ToMyTeen Skittling_Infographic

What do parents need to know?
  • Skittling, dexing and robotripping are just a few of the slang terms used by teens when they refer to cough medicine abuse.
  • Approximately 1 in 25 teens reports abusing excessive amounts of DXM to get high. One in 3 knows someone who has abused cough medicine to get high
  • When abused, DXM can cause side effects including vomiting, stomach pain, mild distortions of color and sound, hallucinations and loss of motor control.
  • Having a conversation with your child about the dangers of abusing DXM is critically important. Data shows that what parents say does matter. In fact, teens who learn about the risk of drugs from their parents are 50% less likely to use drugs.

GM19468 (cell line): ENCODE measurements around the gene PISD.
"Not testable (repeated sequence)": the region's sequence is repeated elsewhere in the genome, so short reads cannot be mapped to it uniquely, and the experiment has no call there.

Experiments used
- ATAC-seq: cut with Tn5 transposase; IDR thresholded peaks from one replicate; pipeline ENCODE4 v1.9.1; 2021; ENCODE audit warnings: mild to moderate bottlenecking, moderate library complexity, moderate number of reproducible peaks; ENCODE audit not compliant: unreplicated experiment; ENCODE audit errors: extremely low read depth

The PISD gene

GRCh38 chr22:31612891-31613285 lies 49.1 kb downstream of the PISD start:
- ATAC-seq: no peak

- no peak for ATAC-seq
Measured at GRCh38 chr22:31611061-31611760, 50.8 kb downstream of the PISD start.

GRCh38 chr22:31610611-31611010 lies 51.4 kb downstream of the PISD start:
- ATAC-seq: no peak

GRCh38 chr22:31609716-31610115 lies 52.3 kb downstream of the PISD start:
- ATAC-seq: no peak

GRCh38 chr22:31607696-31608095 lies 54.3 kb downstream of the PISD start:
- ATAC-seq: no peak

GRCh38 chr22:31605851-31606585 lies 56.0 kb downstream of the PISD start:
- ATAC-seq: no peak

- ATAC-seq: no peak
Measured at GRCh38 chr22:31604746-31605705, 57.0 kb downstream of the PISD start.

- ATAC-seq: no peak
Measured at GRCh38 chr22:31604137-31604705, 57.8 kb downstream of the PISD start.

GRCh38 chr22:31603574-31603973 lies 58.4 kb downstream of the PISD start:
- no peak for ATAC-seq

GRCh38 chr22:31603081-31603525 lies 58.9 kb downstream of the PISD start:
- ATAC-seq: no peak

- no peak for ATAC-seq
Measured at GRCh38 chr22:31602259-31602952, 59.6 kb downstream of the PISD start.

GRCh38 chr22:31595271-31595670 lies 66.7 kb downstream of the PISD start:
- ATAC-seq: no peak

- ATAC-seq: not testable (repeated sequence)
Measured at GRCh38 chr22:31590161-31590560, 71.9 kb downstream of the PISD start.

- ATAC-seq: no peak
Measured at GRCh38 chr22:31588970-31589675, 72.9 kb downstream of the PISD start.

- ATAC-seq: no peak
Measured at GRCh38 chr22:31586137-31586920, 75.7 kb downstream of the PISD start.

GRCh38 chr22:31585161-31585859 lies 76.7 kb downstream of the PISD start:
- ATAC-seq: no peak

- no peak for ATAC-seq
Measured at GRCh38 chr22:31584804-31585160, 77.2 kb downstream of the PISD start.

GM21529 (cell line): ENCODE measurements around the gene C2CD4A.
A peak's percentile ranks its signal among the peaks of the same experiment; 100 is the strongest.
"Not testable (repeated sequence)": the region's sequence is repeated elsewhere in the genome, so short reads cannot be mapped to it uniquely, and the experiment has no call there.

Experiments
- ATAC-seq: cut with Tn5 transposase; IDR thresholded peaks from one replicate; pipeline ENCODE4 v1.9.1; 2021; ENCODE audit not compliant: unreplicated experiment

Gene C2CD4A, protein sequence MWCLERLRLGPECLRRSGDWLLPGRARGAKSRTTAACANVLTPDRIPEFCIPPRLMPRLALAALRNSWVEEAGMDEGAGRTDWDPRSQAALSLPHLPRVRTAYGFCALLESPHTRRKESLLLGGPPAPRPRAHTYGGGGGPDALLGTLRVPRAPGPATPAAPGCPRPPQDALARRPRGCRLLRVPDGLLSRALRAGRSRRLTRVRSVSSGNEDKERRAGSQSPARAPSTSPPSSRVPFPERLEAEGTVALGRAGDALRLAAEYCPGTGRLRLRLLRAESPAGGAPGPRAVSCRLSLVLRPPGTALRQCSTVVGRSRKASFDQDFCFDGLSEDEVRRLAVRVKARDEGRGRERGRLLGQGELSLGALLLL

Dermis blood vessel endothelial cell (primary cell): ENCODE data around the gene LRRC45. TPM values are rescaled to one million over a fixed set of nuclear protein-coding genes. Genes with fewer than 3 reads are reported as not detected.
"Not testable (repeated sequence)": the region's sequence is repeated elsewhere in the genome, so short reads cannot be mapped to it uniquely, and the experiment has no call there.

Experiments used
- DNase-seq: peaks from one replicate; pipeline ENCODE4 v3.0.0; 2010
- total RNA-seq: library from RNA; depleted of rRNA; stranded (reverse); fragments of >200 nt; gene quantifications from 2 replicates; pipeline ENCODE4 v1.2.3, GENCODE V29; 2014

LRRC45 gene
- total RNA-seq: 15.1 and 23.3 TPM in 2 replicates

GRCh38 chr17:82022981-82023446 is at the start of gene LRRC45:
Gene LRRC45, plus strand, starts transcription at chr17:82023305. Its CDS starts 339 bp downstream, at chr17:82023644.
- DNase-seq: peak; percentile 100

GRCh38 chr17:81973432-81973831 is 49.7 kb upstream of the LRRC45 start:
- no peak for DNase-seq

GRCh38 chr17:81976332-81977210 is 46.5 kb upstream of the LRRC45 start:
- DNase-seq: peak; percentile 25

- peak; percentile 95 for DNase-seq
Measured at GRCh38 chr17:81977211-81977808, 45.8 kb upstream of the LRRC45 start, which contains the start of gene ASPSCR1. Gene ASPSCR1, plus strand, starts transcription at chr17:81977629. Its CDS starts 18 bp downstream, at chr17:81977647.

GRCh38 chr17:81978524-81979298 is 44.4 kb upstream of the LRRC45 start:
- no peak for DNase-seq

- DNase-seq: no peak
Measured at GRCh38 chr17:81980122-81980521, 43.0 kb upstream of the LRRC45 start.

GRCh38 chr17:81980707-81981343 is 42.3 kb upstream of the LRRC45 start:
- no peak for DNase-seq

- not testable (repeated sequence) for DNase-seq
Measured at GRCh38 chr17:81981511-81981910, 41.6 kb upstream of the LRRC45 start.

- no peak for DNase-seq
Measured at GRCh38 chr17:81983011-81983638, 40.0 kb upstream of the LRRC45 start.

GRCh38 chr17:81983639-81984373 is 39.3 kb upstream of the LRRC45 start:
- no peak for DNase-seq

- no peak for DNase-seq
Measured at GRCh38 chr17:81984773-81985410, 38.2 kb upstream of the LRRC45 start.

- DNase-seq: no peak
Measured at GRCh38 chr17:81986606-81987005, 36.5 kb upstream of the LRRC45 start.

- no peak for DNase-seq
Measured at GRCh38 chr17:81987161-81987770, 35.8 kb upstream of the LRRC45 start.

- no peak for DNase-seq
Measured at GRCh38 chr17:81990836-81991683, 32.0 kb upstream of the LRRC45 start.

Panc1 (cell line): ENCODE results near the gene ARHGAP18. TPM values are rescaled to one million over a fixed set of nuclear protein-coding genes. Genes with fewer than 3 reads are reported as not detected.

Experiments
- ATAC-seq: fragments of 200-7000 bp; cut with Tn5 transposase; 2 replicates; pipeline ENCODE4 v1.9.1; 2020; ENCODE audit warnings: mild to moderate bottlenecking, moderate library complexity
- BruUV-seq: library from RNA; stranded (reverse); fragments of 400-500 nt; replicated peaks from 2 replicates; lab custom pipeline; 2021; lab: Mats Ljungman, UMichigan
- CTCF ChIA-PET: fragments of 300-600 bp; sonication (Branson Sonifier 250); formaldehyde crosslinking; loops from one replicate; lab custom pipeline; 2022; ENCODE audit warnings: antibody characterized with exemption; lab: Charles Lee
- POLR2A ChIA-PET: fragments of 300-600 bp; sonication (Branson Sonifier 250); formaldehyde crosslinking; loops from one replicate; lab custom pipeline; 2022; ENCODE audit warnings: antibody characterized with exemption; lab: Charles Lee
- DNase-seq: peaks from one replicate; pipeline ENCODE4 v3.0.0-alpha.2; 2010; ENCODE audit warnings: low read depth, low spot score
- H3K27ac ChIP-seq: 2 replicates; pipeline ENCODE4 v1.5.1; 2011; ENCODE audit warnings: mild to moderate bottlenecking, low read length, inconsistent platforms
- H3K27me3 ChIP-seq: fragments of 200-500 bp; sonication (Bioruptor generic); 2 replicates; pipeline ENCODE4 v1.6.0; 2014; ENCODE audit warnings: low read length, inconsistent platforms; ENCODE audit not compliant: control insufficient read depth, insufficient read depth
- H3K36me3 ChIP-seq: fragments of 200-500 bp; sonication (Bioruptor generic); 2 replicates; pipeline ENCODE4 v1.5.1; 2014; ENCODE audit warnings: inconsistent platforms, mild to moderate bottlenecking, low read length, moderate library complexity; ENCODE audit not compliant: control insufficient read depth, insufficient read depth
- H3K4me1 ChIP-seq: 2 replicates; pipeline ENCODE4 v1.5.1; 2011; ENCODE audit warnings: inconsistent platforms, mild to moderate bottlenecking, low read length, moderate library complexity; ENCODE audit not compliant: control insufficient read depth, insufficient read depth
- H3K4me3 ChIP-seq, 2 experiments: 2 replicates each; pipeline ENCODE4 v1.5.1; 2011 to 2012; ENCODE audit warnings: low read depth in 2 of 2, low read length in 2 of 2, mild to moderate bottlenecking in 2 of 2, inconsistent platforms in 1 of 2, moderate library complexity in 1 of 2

Signs of potential DXM abuse

So how would you know if your teen or any of her friends were abusing OTC medications containing DXM? shares these signs that a tween or teen may be abusing cough medicine.

  • Empty cough medicine bottles/boxes in the trash of your child’s room, backpack, or school locker
  • Loss of interest in hobbies or favorite activities
  • Changes in friends, physical appearance, sleeping, or eating patterns
  • Declining grades

Talk to your teens about cough medicine abuse — it’s important.


Will you join me? Share what’s cool about your tweens or teens at and spread the love. Happy, validated teens make better choices.